British troops in Afghanistan have seized explosives which would have made 300 bombs over the past four months, the military's top officer in the country said today.
Brigadier Ed Davis hailed the capture of the lethal haul which could have been used to kill and maim UK soldiers.
He said: "Since we have been here we have interdicted just over 2.5 tons of home-made explosive, which equates to about two months of IEDs (improvised explosive devices), which is about 300 in total."
Brig Davis, who commands Task Force Helmand and leads 3 Commando Brigade, said 40% of IEDs uncovered by UK troops were found after tip-offs from Afghan villagers.
He said 16 low-level Taliban commanders had been killed or captured since 3 Commando Brigade deployed to Helmand in April.
"Quite a few of the others have moved back into Pakistan so they're not there to command their fighters in the field," said Brig Davis.
"The insurgents are fractured in terms of command and control."
He added: "There is a demoralised and reduced will to fight among the insurgents today."
Speaking to reporters in London via a video link from British headquarters at the provincial capital Lashkar Gar, Brig Davis insisted the British effort to confront the Taliban was succeeding.
He said: "We are maintaining momentum.
"I believe the campaign is on track and, looking back on the first 12 weeks of the fighting season, we very much suppressed the fighting season."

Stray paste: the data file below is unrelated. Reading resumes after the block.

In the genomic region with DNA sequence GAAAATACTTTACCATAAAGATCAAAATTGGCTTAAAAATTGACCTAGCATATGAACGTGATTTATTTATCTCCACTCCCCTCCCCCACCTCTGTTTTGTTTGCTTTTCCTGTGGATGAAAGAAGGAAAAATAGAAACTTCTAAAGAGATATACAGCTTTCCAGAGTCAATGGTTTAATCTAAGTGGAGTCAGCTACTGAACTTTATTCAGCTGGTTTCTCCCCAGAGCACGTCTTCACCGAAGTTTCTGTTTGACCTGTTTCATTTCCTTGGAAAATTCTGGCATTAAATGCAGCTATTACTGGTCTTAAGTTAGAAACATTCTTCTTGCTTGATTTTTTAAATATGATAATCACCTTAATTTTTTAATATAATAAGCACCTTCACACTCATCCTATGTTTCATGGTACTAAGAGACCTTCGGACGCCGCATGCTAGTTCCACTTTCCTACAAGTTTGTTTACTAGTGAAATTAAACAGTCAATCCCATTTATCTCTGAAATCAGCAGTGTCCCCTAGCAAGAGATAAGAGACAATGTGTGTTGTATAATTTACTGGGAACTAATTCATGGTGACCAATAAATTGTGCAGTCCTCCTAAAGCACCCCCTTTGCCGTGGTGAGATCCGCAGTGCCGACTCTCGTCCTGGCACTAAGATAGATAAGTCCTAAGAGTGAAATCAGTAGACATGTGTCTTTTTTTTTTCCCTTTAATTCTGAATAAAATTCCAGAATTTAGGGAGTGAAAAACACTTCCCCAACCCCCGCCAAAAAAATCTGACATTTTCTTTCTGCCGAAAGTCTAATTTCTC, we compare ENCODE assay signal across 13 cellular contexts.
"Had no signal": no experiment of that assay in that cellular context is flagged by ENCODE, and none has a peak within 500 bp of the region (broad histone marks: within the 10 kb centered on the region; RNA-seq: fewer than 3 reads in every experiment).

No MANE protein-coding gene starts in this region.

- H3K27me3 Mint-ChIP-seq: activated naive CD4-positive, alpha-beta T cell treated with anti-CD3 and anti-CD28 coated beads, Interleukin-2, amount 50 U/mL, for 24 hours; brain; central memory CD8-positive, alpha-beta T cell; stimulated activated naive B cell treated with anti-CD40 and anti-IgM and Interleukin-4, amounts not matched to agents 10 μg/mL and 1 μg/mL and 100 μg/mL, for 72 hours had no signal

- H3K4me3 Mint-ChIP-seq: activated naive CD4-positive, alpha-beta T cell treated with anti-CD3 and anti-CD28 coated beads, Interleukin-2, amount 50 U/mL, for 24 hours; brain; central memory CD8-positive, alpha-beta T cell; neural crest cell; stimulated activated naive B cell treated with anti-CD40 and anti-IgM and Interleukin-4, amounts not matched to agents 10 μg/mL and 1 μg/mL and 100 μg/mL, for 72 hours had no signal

Brig Davis said attacks on UK soldiers in Helmand had fallen 43% compared with the same period last year - meaning 70 fewer attacks each week.
He said the figure was adjusted to take account of the British pullout from the notorious Sangin district last year where more than 100 UK troops were killed.
But Brig Davis admitted successes against the insurgency in rural Helmand could be reversed, saying: "It's still a long way off defeated and still reversible in every way in my area of operation, apart from metropolitan Lashkar Gar."
Prime Minister David Cameron has set a deadline of 2014 for the withdrawal of all British fighting troops, with the conflict claiming the lives of 378 British service personnel since the start of operations in 2001.
Brig Davis said Afghans were fed up of the bloodshed which has hit their country since the US-led invasion 10 years ago which followed the September 11 terrorist attacks.
"The people are increasingly tired of fighting: fighting themselves in support of the insurgency or having fighting going on around them," he said.
"They are really looking for a better offer."
But Brig Davis warned Taliban fighters would continue to focus on launching terrorist "spectaculars" and attempting to assassinate Afghan government ministers as insurgents lost battles with coalition forces.